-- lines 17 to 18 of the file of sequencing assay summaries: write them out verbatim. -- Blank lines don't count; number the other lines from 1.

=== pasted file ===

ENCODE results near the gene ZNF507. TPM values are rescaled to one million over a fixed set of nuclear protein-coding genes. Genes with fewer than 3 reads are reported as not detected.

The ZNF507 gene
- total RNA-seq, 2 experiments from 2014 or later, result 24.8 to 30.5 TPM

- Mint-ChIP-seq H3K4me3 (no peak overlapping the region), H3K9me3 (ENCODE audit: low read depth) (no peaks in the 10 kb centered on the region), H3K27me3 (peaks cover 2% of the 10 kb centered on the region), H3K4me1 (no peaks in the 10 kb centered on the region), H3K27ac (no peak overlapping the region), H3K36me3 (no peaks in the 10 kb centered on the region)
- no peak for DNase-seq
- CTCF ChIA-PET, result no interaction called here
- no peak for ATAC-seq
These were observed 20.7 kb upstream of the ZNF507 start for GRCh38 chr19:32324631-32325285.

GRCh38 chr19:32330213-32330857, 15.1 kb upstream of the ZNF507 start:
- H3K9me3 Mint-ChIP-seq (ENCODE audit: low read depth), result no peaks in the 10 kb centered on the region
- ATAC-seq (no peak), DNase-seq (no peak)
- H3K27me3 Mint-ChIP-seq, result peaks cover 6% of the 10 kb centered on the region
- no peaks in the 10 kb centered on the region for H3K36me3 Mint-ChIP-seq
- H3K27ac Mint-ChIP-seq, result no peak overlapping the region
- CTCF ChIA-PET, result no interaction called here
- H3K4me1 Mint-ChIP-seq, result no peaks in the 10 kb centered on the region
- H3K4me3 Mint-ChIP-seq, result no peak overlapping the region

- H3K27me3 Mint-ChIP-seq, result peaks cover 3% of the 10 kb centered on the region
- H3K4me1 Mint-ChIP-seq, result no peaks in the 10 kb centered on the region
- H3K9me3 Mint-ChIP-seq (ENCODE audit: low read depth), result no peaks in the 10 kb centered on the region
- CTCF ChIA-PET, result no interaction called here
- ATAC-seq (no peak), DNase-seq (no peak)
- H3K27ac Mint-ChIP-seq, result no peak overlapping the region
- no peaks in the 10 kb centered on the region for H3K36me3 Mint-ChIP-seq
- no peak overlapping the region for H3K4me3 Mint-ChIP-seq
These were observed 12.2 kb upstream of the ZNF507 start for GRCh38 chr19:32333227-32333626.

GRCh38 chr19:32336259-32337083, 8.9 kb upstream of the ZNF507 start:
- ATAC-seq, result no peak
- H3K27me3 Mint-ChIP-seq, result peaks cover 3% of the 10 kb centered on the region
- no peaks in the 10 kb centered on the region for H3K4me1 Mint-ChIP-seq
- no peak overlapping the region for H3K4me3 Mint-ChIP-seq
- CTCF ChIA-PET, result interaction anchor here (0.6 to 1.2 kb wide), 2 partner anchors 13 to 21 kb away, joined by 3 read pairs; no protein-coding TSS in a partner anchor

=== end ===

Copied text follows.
- H3K4me3 Mint-ChIP-seq, result no peak overlapping the region

- H3K27me3 Mint-ChIP-seq, result peaks cover 3% of the 10 kb centered on the region